The Office of Public Counsel for Defence has released a report (attached at end of post) about the work being conducted by the Study Group on Governance, Cluster I (SGG-C1), in The Hague, and the Working Group on Amendments (WGA), in New York. On 14th October, the OPCD attended the ‘Special SGG meeting’, which took place in The Hague.
The gathering involved a presentation by ICC President Fernandez de Gurmendi of the ‘Progress Report on Clusters A, B, C and E’, and the SGG-C1’s presentation of the draft ‘Report of the Bureau on the Study Group on Governance’:
PLEASE NOTE that the following text consists of informative draft notes only taken by an OPCD representative to the best of their abilities, and are not an official transcription of the record of discussions.
Presentation by ICC President Fernandez de Gurmendi of the ‘Progress Report on Clusters A, B, C and E’ (see attached; also attached in our previous email of 7 October):
1.1 The President summarized the contents of the report to State Parties, emphasizing that the exercise of ‘lessons learnt’ to expedite proceedings is a priority for the Presidency. She also stated that there are now more Judges involved in this process (it’s a ‘collective process’) and that in principle the focus is on harmonizing practices, rather than amending the texts of the Court.
1.2 Nevertheless, with respect to proposed amendment to Rule 165 (i.e. article 70 proceedings with a pre-trial chamber constituted by 1 judge, a trial chamber consisting of 1 judge, too, and an appeals chamber made of 3 judges), the President spoke of: article 70 proceedings not being core crimes; article 70 proceedings having to be treated differently; the Rome Statute not being very detailed with respect to article 70 proceedings; many provisions of the Rome Statute not having to apply to article 70 proceedings. The ICC President also referred to the current lack of judges at the ICC, having 11 for ‘core crimes’ proceedings, within a total of 18 at the Court; she stated that it is not only a matter of ‘workload’ but also of avoiding ‘conflicts’. Finally, the President said that we need to be fast in article 70 proceedings.
1.3 The OPCD representative asked the President a set of questions with respect to the current and prospective amendment proposals:
A. Rule 165 (paras. 71-72 of the report)
1.3.1 Question: Paragraph 72 (at page 17) of the report states that the proposal is made ‘[i]n view of the limited pool of judges’. If a member of the public asks me ‘why you do not have enough judges at the International Criminal Court?’, what can I answer? Answer: We have restraints. There is a possibility of requesting additional judges, but we also have to solve problems with existing limitations. In the short term, this is a solution. States can also take up these cases at the national level. But it’s a practical solution for now.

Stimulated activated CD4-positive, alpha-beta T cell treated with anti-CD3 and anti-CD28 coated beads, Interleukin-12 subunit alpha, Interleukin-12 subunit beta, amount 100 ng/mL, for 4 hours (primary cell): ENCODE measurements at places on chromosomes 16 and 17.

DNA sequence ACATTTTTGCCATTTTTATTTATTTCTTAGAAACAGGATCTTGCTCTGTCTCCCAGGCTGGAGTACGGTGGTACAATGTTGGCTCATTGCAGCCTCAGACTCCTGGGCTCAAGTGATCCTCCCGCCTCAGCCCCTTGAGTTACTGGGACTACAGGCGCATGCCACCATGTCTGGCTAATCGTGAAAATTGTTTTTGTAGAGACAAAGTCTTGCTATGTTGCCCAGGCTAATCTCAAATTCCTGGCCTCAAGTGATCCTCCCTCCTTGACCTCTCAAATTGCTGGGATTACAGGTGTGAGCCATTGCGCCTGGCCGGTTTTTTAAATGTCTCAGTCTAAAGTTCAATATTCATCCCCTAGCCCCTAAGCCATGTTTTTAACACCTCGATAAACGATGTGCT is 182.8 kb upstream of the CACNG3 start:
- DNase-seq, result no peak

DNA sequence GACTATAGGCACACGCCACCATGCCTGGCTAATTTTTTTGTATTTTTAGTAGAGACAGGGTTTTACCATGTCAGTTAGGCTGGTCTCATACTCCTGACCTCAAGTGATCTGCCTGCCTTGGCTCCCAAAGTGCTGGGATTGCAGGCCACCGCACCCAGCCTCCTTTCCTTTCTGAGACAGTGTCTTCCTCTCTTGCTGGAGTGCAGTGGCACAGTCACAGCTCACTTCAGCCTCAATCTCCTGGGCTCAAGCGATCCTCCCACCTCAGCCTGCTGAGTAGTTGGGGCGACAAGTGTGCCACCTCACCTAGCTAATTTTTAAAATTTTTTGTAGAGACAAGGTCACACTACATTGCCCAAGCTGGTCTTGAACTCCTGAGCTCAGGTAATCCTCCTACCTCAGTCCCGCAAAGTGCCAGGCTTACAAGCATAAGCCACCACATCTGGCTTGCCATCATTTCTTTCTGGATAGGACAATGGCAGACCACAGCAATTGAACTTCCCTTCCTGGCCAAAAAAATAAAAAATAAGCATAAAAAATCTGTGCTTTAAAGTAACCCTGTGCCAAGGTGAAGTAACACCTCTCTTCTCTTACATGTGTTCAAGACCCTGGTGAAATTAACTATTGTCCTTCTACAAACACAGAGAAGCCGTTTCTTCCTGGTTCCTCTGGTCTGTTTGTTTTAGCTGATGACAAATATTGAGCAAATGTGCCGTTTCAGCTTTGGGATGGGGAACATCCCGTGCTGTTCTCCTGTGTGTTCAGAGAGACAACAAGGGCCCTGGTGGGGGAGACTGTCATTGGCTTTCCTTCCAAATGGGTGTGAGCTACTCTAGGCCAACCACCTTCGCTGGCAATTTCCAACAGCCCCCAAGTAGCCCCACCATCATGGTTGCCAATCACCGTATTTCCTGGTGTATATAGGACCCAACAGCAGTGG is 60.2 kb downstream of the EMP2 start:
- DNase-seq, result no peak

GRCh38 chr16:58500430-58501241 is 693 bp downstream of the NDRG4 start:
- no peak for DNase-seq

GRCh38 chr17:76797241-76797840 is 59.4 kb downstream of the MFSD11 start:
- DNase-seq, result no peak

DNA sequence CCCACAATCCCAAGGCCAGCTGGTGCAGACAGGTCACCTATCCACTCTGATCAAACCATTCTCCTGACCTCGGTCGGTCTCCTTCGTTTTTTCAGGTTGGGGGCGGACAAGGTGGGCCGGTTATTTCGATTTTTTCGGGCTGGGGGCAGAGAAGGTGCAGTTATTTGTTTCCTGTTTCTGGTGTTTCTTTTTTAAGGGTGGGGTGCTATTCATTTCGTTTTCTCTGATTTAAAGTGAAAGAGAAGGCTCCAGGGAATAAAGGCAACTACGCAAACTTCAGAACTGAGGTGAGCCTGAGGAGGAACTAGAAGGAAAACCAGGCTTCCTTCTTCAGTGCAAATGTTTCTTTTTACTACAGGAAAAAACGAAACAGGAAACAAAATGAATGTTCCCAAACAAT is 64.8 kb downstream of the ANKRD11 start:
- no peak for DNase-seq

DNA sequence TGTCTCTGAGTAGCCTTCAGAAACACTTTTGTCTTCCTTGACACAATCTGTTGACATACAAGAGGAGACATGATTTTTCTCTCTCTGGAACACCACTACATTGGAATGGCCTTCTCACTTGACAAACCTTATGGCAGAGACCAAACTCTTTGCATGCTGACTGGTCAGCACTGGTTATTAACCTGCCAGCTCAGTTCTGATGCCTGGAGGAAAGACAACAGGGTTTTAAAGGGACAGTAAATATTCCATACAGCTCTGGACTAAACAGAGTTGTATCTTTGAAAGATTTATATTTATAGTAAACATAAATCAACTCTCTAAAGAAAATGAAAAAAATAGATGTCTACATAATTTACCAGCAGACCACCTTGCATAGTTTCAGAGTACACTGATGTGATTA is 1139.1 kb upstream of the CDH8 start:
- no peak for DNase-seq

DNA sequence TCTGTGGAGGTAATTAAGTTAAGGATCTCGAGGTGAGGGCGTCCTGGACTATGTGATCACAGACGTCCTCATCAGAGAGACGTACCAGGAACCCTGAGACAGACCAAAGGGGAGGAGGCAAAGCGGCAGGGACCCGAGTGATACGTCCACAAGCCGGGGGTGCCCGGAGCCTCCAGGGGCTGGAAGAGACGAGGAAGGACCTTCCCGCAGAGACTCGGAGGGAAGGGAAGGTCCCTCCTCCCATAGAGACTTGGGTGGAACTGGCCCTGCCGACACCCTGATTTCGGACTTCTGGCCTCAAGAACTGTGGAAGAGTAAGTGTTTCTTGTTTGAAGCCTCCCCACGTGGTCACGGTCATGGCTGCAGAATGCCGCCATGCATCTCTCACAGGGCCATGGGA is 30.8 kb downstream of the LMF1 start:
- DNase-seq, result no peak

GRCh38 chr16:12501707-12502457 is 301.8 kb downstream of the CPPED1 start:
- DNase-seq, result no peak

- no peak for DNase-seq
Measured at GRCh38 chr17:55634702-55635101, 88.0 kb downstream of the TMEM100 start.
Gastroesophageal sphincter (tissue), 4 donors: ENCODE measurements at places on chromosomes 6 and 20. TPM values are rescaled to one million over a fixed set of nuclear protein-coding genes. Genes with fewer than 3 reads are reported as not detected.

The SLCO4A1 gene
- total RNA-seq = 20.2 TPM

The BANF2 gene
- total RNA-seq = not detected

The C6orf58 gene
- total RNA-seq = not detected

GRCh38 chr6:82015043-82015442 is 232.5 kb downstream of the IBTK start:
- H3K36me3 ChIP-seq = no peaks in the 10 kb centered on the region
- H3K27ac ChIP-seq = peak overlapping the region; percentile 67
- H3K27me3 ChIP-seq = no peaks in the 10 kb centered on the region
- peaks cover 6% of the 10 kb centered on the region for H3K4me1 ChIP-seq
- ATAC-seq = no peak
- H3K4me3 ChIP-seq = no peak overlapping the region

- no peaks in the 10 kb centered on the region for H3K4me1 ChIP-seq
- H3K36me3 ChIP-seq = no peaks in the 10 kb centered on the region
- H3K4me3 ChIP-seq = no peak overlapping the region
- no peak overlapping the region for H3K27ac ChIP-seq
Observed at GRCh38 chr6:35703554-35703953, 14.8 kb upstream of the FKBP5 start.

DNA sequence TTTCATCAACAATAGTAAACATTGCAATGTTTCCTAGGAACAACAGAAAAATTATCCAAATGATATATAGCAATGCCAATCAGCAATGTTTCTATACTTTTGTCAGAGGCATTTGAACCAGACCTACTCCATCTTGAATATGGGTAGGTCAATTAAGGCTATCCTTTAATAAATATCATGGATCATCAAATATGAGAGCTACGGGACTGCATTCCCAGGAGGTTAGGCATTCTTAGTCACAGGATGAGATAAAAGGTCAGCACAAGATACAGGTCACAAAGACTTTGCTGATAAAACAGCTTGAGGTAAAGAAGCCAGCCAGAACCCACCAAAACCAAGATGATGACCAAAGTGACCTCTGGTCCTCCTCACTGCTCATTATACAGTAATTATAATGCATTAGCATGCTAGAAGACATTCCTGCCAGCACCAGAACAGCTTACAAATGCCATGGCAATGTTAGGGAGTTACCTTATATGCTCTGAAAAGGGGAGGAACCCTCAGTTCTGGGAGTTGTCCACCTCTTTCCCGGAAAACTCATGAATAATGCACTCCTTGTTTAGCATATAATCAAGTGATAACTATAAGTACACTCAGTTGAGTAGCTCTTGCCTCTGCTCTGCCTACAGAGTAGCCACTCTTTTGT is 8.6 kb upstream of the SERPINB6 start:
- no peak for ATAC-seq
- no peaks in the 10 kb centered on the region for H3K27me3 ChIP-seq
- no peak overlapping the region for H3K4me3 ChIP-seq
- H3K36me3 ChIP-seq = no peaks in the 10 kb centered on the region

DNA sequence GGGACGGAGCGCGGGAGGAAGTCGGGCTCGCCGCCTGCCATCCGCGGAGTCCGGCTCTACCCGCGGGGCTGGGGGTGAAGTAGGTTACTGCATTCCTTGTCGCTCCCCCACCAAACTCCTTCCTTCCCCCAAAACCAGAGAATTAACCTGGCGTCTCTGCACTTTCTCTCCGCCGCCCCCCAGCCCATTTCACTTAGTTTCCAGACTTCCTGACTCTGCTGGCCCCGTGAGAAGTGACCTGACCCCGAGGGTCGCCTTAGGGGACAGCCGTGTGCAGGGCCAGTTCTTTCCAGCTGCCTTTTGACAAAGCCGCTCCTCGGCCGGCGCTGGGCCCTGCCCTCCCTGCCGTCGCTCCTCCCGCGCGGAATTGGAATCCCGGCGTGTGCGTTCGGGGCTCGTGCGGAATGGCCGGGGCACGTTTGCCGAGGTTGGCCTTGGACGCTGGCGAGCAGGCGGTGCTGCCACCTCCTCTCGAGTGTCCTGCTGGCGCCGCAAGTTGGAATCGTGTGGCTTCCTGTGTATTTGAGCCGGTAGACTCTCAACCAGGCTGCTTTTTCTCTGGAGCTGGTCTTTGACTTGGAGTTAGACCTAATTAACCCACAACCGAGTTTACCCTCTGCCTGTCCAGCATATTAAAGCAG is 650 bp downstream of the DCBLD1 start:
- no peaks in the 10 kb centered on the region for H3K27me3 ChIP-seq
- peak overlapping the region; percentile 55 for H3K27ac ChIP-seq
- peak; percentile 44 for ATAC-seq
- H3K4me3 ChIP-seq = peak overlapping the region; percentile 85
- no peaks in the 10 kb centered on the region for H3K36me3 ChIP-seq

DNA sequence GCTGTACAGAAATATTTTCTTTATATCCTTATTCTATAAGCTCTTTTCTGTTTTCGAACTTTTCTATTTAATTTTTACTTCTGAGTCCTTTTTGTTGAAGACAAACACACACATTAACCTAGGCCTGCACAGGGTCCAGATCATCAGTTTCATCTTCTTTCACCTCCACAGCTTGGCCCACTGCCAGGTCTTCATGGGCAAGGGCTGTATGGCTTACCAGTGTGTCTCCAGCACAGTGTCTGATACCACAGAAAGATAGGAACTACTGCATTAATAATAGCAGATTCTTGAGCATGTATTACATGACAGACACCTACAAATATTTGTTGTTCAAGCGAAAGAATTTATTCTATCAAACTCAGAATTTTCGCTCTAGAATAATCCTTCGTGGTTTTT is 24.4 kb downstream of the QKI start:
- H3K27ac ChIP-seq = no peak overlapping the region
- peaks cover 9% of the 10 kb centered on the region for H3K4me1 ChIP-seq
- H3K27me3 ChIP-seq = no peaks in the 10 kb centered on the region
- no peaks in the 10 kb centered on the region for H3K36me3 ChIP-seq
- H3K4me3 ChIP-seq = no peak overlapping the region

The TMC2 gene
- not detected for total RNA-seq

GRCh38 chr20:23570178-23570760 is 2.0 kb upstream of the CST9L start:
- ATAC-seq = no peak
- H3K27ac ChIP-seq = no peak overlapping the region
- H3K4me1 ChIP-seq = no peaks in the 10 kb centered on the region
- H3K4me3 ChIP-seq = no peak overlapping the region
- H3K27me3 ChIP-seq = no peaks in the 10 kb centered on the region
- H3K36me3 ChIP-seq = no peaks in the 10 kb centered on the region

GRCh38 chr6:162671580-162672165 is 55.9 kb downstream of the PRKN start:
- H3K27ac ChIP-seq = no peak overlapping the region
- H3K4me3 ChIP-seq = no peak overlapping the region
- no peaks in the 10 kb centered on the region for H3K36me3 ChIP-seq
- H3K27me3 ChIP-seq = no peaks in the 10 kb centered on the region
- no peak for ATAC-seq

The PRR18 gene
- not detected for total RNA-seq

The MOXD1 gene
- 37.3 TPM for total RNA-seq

1.3.2 Question: When could we have an official document on the amendment proposal? Answer: It should be ready quite soon. If you do not have it, you can approach the ACLT.
1.3.3 Question: Are State Parties intending to submit this proposal for amendment in the agenda of the coming ASP? Answer: I don’t think it will be ready for this ASP.
1.3.4 Question: Could this proposal, if adopted at the ASP, be applied retroactively to current article 70 proceedings? Answer: It would not apply to current trial proceedings.
1.3.5 Question: Could this proposal be in contradiction with the Rome Statute? Specifically, I am thinking of Article 39 and Article 74. Answer: There is latitude for these (article 70) proceedings; these are not core crimes.
1.3.6 Question: What are the safeguards in place if, for example, a Judge becomes unavailable, for example, due to illness? Answer: Well, the same happens in a 3 judge trial bench…We have to deal with the risk.
B. Amendment to the RoC, related to Article 74 (para. 73 of the report):
1.3.7 Question: Paragraph 73 (at page 17) of the Report speaks of an amendment to the Regulations of the Court. When could we have a document on the amendment proposal? Answer: We are still at an early stage of the proposal.
2. SGG-C1’s presentation of the draft ‘Report of the Bureau on the Study Group on Governance’:
2.1 Following the ICC President’s presentation, the SGG-C1’s co-focal points from Peru and New Zealand presented the draft report on the work performed by the SGG-C1 during 2015, for State Parties to comment upon. The co-focal points also informed that this would be the last SGG-C1 meeting of the year.
2.2 The OPCD representative asked the co-focal points a) whether they knew (from information they could have learned of from the WGA, in New York) if finally the ‘language cluster’ amendment proposals would be included in the agenda of the coming ASP for adoption, and b) whether the SGG-C1 co-focal points had any report on the discussions taken place in the WGA with respect to the ‘language cluster’, in order for it to be shared, and have a record of said debates for the sake of transparency. Answer: The co-focal points confirmed that the ‘language cluster’ proposal will not be included in the agenda of this year’s ASP due to lack of consensus. On the other hand, the co-focal points added that they are not aware of any existing report on the discussions.
sgg.WGLL-Progress Report-Clusters A B C and E-FINAL
Image source: www.denhaag.nl
Text source: Office of Public Counsel for Defence – October 23rd 2015